Some people believe that the rules simply don't apply to them. After all, they're still a safe driver while they're using their mobile phone or other device on the road, and they're being careful. Perhaps a driver believes that they have a valid reason to answer their phone or send off a quick text at a red light. Your company policy, however, needs to include the consequences for failing to follow the rules--and you need to stick with them. Unilever, for example, gives a heavy warning for the first offense. A second offense may lead to dismissal from the company. You may choose to include fines, unpaid time off work, and other consequences in your company's policy. What is critical, however, is that the policy is clear and easy to follow and that the consequences are the same for every driver.
Best Practice #4: Monitor Drivers' Records
How often do you check drivers' records? Are you going to be notified immediately if a driver receives a ticket, or is the driver going to have some leeway before the next time their record is pulled? In order to ensure that your driver safety policy is followed effectively, make sure that you're regularly monitoring records. This will help you create better awareness of what your drivers are actually doing on the road--and allow you to react quickly when your rules aren't followed.
Best Practice #5: Keep It Simple
Your driver safety policy needs to be simple and easy to understand. While you may have a complex series of frequently asked questions that need to be addressed alongside your simple rules, creating a list that is simple and easy to understand will increase the likelihood that drivers will remember and follow directions. Keep in mind that mobile devices aren't the only things that cause distraction on the road--and texting isn't the only mobile phone distraction that can cause accidents! Create a policy that is simple, easy to follow, and easy to remember. This might include telling drivers that when they're in the car, they're only supposed to be driving: no eating, using technology, or fiddling with paperwork. You might remove all technology use from your company vehicles. Carefully consider how you can phrase your restrictions simply in order to make them stick in employees' minds.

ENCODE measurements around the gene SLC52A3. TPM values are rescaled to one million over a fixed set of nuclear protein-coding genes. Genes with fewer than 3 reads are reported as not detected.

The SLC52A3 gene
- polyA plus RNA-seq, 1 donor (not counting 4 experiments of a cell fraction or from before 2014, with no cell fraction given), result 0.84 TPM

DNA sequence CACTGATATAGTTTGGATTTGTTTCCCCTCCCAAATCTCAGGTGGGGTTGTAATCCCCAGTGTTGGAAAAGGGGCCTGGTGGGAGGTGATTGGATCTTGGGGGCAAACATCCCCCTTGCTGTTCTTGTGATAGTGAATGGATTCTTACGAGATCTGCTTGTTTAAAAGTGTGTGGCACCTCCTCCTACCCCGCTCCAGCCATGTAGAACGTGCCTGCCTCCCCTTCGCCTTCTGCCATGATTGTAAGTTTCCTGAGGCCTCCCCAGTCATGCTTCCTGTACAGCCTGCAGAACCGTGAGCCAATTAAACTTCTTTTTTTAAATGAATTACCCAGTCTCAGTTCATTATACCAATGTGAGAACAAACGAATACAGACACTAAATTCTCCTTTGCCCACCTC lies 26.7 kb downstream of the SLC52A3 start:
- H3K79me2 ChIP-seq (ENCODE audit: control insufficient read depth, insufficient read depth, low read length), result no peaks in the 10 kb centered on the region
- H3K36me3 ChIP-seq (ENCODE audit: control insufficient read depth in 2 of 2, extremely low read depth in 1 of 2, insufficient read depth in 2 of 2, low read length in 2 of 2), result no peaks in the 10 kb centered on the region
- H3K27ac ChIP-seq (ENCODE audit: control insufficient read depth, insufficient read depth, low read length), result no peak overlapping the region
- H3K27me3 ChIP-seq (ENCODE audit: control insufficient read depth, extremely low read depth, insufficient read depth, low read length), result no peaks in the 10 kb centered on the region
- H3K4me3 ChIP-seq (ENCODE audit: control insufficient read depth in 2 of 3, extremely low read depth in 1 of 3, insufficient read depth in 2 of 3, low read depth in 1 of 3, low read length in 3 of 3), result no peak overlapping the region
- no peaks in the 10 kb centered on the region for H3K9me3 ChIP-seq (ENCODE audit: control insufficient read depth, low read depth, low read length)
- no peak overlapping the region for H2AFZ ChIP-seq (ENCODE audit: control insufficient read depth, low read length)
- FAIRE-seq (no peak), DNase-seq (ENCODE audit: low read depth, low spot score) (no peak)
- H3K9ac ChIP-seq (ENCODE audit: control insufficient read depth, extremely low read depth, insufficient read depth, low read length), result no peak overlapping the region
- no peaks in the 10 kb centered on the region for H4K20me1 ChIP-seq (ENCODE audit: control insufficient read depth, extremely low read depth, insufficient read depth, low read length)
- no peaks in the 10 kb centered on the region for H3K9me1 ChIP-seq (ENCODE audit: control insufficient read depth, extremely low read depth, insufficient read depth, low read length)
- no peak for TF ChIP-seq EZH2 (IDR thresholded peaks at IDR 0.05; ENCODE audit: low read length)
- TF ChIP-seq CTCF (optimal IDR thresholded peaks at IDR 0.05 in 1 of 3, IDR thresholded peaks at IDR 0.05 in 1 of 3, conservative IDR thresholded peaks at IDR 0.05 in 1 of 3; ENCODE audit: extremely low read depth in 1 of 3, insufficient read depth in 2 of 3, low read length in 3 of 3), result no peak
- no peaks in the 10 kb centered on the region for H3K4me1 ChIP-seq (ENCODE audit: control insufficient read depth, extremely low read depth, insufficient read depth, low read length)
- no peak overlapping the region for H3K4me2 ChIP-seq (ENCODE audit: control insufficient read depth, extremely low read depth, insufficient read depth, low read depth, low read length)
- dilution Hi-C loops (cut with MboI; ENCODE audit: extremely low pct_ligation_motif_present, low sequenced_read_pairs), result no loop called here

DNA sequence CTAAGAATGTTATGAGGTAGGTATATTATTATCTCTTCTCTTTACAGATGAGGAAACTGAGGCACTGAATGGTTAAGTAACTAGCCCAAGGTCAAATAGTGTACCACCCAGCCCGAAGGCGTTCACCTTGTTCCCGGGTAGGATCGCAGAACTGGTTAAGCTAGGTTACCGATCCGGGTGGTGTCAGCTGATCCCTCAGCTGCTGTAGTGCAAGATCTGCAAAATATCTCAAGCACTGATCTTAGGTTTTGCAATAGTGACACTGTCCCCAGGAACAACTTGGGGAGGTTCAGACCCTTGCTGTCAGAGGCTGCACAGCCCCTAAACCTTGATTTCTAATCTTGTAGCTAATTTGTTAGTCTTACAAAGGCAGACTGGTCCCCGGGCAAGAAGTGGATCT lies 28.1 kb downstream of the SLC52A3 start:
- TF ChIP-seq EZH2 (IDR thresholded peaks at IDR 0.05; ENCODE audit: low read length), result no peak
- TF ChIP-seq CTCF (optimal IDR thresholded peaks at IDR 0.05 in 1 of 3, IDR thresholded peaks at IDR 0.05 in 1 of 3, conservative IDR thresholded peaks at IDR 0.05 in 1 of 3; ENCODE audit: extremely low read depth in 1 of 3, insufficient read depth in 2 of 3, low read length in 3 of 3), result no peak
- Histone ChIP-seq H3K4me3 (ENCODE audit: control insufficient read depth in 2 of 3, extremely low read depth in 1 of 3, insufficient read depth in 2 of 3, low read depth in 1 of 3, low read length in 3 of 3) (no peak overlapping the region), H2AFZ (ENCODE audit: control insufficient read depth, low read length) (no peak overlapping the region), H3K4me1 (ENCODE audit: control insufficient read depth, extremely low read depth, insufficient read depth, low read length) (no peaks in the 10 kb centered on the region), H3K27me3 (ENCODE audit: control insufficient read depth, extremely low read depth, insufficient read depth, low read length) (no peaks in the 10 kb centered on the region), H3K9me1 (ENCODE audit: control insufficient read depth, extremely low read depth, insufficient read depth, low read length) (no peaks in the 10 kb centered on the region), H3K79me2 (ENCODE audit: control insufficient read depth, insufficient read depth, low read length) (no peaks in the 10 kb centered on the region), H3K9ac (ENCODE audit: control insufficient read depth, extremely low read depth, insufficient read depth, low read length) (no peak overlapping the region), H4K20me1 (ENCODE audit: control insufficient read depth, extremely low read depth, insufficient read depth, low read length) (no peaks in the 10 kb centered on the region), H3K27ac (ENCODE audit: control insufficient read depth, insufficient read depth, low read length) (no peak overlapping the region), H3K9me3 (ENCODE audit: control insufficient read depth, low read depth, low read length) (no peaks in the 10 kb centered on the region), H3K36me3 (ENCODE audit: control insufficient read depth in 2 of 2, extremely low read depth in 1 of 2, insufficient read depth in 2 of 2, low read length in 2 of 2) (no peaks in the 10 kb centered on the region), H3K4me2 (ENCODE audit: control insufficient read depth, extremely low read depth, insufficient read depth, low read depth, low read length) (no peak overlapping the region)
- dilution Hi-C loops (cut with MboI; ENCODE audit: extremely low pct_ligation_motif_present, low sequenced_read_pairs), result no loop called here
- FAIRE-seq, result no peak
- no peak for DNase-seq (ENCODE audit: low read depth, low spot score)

Best Practice #6: Implement Regular Training
Training isn't something that happens only when a new employee is brought into the office. It's an ongoing process that helps remind drivers about important safety regulations, company policies, and more. Make sure that training is a key part of your regular schedule. Provide employees with access to handbooks, handouts, and materials that will help them review the information provided during training when necessary. Regular training helps ensure that every employee knows what is expected of them and how to attain those goals--and that means no complaints of, "But I didn't know!" when employees violate those policies.
Creating a safe driving policy is one of the most effective ways to increase driver safety throughout your company as well as decreasing the risk of accidents and the expense that could cause your company. By following these best practices, you can keep your policy in front of your employees and increase the odds that they will follow it every time they're behind the wheel.